This week at Juno

Eschewing the obvious inclinations one gets the week after Sonar – draw the blinds, turn off the phone and settle into season four of Mad Men – the Juno Plus editorial team bravely soldiered on, and were justly rewarded with a flurry of fine releases.

Memories of Sonar By Day came flooding right back when the latest 50 Weapons release from Cosmin TRG dropped, containing just the sort of incendiary techno the Romanian filled his 45 minute set with last week. Even more thrillingly Fizic provides an auspicious peek at what his forthcoming debut album for Modeselektor’s label will sound like. If you like your techno a bit more suited for the dark places then UK talent Sigha wasted no time in dropping another must check twelve on his own imprint Our Circula Sound replete with Ruskin and Shifted remixes. The Politics Of Dying is just as sharp as Sigha’s Hotflush release but thankfully no papercuts were suffered in the review process. Sandwell District entered Phase 3, which sounds quite exciting, by introducing our senses to Rrose whose twelve inch served up two stunning tracks.

Uncanny Valley’s continual rise to well deserved prominence was further charted with the Dresden labels fifth release, this time a solo outing from Jacob Korn which came backed with some fine remixes from Iron Curtis and John Talabot. The lesser spotted Mr Beatnik returned to the art of releasing records with a splendid twelve on London label Don’t Be Afraid which demonstrated all nuances of the producer’s swagger and came with a bonus Architeq recut – Floating Points vibes aplenty on this drop. The words ‘Alden Tyrell and Clone’ or ‘Moodymann and remix’ are commonly followed by a scramble to buy whatever records they refer to and both the Jack for Daze T Project 12″ from the Dutch legend and KDJ’s refix of a Robotnick classic for NDATL maintain this status quo. We also suggest you check out the highly arresting LP from relative unknown Kuba Sojka on Mathematics, the Chicago based imprint that is enjoying a vintage year.

In the realms of discoteria it was a suitably plump week with a 40 Thieves 10″ for Leng winning the prize for best B Side title, Lord Of The Isle dropping a cheese free take on a Tina Turner classic for Cole Medina’s American Standard label and the pleasant sight of a new Blackdisco release filled with the dusty fingered recreations of label bosses Lovefinger and Nitedog. Benoit & Sergio is a name that has been oft mentioned so far this year and in Principles the duo have delivered their finest moment to date (keep an eye out for their Daft Punk cover too).

Special mention goes to the latest release from the imperious Minimal Wave imprint which sees Ms Vasicka present a nine track selection of rare and unreleased synth arrangements from the archives of French producer Philippe Laurent. Formed of tracks produced under his Hot Bip alias between the late seventies and eighties, it’s the first time all but the most ardent of synth wave fans will have heard the majority of these and comes housed in the sort of luxuriant packaging we’ve come to expect from Minimal Wave.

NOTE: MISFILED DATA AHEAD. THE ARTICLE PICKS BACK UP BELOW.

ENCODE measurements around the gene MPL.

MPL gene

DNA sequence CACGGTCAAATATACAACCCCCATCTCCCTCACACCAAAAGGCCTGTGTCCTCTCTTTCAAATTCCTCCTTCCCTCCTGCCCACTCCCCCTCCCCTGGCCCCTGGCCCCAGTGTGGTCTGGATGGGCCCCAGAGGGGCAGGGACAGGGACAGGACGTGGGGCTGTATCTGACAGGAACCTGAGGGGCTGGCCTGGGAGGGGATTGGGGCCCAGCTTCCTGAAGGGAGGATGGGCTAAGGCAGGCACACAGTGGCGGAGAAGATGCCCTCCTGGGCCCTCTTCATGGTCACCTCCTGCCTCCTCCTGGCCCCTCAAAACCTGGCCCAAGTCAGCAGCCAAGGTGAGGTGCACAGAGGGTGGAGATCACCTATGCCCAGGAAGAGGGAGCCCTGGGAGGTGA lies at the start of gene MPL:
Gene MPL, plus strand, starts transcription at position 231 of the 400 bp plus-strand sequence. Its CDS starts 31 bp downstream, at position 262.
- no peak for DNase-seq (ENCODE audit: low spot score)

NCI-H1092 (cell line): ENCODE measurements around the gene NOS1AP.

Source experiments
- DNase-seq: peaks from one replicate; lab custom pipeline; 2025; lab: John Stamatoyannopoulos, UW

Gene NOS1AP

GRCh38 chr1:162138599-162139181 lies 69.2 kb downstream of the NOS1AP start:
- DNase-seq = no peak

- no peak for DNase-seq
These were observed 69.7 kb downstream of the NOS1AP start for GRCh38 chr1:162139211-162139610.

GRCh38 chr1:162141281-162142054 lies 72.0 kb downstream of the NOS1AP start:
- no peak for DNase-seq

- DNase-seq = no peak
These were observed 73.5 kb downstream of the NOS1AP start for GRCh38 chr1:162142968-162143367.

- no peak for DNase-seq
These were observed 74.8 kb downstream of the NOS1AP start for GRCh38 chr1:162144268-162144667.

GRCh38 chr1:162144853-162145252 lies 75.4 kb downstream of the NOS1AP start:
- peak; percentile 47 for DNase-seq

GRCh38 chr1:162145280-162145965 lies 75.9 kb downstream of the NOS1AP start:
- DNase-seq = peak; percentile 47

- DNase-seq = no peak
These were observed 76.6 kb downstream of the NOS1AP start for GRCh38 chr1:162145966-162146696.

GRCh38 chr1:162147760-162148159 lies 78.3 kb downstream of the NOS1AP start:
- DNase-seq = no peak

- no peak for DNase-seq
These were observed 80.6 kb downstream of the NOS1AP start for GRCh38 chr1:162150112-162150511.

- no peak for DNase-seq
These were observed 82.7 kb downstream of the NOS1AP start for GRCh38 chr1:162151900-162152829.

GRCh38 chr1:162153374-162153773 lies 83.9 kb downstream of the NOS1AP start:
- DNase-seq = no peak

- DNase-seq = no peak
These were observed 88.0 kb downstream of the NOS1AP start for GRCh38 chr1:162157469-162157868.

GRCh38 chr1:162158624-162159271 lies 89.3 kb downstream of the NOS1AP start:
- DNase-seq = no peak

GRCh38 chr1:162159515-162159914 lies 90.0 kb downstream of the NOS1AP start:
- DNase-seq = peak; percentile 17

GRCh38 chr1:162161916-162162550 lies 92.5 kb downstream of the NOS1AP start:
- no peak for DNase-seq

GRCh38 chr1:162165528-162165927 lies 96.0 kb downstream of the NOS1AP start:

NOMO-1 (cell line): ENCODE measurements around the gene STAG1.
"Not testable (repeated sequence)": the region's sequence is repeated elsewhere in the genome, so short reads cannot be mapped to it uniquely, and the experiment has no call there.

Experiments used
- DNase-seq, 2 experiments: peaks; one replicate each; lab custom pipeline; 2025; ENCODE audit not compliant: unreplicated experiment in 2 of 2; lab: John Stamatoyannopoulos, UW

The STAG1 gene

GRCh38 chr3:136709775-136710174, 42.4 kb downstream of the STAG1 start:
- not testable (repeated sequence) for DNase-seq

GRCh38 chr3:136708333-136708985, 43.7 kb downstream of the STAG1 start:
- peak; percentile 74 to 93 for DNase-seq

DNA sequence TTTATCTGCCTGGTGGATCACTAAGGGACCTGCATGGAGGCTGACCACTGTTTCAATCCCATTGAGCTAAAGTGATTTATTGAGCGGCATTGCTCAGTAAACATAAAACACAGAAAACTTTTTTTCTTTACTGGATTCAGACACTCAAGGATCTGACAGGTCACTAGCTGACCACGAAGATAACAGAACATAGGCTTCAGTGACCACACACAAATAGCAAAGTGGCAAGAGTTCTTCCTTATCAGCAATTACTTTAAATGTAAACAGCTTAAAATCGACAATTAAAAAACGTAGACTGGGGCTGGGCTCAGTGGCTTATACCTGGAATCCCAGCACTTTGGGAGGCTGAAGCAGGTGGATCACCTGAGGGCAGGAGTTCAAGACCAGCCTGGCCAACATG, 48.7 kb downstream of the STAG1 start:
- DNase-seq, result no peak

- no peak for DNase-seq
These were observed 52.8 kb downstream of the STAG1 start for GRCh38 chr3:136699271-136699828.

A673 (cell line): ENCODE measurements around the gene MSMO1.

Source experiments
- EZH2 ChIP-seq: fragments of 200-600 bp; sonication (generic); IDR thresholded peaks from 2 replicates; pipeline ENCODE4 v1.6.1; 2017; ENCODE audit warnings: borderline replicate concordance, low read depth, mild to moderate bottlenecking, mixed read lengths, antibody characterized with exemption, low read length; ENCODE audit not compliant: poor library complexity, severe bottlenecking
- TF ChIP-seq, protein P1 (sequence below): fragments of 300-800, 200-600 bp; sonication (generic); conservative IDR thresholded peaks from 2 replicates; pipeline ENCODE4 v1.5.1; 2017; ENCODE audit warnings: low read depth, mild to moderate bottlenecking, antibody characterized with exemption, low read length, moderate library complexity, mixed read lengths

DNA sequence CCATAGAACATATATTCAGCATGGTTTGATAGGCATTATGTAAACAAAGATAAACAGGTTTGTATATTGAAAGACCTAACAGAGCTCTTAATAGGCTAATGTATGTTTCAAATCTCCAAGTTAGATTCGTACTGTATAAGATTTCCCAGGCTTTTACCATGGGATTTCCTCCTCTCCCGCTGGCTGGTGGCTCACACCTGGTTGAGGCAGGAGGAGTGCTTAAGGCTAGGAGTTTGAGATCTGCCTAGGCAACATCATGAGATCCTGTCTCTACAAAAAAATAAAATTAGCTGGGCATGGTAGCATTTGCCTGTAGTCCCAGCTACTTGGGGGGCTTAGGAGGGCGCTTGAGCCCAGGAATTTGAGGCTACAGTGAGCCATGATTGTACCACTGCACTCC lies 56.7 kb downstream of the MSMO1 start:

Over at Juno Download, prodigious UK house producer Ossie followed up his excellent debut for Lightworks with a three track EP for Hyperdub. While the title track from the Lightworks release – “Tarantula” – had a gorgeous ravey sheen, “Set The Tone” paired vocodered vocals and insouciant child-like cries of “ahhhh” – both of which floated above a tough, percussive arrangement. Deeper still was A Peck & A Pawn, the Nick Höppner release on Ostgut Ton, while Pepe Bradock remixed Nicolas Jaar not once, not twice but thrice!

Those of you who hang out at the crossroads where Disco St meets House Ave will no doubt love the Sccucci Manucci four tracker featuring talent picked from across the globe. The DJ Yellow EP on We Play House was simply another ‘must check’ release for the Belgian imprint, while Murphy Jax’s appearance on Turbo came loaded with raw analogue funk, endorphin-releasing synth chords and dancefloor-baiting acid tweakery – all wrapped in the German’s trademark retro-futurist production. In addition to the two original tracks there were three unashamedly heavy remixes. Those who missed out on Floating Points obscurity “Sais” on its initial vinyl release must be pretty happy right now. This week Eglo gave it a digital release, as it’s a pretty hot slab of contemporary broken beat, with a weighty dub bassline, mournful strings and snappy, jazz-influenced beats.

Now, given that most live techno performances consist of a guy in a hoody huddled over a laptop, the notion of releasing an album recorded in a club sounds redundant. That said, there aren’t too many techno producers like Robert Hood and on the evidence of this hardware-based set, he sounds quite different in a live environment. Just check them drums…

On the CD front, SBTRKT dropped his debut album on Young Turks. The trademark shuffling dubstep rhythms, future garage grooves and hurried broken beats were all there, but thrillingly underpinned by a thick vein of sassy soulfulness and an overriding atmosphere of melodic beauty. There was also a second album for one-time Flying Lotus collaborator and experimental hip-hop protégé Sam ‘Samiyah’ Baker, while Gilles Peterson’s label dropped Brownswood Electr*c 2, which swapped organic, jazz-leaning grooves and global beats in favour of bass music rhythms and electronic sweeps.

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